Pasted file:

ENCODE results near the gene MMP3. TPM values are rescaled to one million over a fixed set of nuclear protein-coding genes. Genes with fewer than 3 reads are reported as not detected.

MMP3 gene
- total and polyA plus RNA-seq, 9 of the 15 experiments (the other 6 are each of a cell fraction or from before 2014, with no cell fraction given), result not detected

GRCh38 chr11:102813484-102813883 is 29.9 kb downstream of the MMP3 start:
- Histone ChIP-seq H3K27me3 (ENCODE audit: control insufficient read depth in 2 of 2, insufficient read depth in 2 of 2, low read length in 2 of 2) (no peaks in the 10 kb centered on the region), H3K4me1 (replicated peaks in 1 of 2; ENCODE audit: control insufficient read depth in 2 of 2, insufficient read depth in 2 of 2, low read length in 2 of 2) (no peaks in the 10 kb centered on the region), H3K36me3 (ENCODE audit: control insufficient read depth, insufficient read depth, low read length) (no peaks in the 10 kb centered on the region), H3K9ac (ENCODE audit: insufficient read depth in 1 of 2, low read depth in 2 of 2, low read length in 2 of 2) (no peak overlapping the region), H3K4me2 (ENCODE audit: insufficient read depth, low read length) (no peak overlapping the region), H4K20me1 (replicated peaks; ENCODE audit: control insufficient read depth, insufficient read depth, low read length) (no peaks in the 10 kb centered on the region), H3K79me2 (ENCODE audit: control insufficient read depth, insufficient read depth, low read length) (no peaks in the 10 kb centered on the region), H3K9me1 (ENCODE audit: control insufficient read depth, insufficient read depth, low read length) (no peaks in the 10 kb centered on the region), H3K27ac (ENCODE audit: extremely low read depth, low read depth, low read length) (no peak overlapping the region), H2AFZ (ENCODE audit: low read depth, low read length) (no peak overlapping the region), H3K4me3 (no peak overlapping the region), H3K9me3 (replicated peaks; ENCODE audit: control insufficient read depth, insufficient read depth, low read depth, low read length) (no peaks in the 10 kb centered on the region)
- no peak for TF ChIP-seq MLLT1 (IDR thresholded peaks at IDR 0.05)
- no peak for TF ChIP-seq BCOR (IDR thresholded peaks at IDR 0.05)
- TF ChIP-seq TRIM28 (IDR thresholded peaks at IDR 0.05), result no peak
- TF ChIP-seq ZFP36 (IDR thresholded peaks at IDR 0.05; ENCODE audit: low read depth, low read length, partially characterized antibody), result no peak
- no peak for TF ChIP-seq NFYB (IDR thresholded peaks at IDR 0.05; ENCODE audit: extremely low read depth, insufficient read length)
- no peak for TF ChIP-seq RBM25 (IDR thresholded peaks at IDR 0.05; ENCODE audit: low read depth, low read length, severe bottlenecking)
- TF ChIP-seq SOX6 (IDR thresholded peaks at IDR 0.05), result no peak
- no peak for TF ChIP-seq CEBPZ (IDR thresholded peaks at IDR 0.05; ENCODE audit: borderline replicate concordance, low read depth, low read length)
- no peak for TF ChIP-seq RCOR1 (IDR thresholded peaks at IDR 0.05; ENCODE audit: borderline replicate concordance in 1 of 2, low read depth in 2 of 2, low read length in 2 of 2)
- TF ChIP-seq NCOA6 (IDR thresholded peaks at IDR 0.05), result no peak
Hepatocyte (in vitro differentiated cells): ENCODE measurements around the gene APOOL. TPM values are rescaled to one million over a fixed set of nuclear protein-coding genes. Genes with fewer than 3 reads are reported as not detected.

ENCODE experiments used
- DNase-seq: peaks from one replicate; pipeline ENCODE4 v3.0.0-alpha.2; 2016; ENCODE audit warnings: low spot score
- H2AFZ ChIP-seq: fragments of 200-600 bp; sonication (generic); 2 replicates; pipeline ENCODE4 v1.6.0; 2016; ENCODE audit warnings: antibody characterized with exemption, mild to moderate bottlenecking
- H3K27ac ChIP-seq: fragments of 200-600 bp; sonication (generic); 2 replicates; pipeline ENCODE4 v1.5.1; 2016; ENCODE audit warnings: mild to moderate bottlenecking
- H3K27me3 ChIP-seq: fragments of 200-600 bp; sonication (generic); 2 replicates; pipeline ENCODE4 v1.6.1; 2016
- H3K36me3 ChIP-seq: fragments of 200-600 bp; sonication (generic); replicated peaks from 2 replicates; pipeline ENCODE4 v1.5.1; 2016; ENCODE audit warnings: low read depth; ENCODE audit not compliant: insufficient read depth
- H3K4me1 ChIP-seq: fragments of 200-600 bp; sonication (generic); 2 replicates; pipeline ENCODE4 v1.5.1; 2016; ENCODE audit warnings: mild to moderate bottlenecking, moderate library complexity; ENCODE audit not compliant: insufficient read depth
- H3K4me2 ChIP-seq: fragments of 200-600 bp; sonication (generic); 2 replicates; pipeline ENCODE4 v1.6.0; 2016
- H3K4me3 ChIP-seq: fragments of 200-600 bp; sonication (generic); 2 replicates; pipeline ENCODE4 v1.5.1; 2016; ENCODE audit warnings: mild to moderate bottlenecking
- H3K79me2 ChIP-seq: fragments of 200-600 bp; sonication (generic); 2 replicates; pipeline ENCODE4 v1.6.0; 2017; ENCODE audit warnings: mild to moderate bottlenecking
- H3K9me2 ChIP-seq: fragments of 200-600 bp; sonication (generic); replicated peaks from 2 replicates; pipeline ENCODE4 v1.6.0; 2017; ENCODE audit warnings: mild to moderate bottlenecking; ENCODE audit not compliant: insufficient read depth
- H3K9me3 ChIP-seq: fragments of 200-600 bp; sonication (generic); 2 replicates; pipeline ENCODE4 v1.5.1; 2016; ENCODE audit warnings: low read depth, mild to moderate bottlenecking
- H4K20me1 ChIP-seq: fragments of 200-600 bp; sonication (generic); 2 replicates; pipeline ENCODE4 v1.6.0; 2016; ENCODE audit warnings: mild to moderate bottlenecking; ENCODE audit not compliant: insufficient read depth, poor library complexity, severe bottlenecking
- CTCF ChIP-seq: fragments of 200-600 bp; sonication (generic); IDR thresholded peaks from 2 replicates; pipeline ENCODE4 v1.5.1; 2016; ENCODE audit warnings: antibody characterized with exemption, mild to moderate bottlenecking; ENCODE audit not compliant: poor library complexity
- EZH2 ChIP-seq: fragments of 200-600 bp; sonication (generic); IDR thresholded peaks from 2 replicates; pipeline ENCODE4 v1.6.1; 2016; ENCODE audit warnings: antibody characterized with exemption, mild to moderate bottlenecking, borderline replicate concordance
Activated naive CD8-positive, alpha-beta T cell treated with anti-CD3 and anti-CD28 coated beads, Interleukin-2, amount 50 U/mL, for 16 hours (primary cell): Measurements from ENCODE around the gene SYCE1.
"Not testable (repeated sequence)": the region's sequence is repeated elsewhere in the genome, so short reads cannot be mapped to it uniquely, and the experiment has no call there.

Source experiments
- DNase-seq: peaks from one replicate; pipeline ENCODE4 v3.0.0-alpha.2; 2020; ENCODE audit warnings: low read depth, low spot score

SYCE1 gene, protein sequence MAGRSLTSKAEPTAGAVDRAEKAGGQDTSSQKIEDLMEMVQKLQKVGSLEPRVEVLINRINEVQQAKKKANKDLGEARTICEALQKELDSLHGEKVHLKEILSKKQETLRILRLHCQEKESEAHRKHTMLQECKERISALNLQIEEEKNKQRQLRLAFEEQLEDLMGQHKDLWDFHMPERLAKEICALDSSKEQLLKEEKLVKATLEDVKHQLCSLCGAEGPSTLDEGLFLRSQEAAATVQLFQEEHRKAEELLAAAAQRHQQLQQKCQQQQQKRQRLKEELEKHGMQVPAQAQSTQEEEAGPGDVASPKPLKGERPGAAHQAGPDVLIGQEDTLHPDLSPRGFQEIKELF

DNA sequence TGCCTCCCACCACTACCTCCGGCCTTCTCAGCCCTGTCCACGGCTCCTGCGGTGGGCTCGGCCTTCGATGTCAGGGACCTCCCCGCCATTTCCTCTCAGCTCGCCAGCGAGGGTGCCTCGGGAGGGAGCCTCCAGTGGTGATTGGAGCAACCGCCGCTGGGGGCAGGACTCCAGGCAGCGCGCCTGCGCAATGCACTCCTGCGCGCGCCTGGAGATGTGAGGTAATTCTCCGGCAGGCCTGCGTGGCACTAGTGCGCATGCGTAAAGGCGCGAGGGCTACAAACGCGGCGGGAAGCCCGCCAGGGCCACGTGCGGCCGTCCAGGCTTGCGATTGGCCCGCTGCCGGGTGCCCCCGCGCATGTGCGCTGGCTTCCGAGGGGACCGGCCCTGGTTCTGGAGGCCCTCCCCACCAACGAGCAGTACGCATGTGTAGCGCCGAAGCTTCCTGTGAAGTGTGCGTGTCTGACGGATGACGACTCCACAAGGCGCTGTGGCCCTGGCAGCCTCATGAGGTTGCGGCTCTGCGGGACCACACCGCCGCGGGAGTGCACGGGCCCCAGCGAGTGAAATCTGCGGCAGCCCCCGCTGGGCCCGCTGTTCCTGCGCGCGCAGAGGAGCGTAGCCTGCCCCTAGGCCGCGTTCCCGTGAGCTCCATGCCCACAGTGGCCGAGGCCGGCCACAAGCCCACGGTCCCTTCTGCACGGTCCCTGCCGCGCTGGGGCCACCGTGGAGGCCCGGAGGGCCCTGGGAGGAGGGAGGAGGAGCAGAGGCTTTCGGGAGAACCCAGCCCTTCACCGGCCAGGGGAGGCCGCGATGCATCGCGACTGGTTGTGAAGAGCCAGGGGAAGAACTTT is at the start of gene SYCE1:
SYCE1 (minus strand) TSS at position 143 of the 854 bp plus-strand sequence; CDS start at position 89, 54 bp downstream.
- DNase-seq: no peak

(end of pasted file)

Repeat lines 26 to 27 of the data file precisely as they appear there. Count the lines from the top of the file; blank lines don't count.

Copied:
- H3K79me2 ChIP-seq: fragments of 200-600 bp; sonication (generic); 2 replicates; pipeline ENCODE4 v1.6.0; 2017; ENCODE audit warnings: mild to moderate bottlenecking
- H3K9me2 ChIP-seq: fragments of 200-600 bp; sonication (generic); replicated peaks from 2 replicates; pipeline ENCODE4 v1.6.0; 2017; ENCODE audit warnings: mild to moderate bottlenecking; ENCODE audit not compliant: insufficient read depth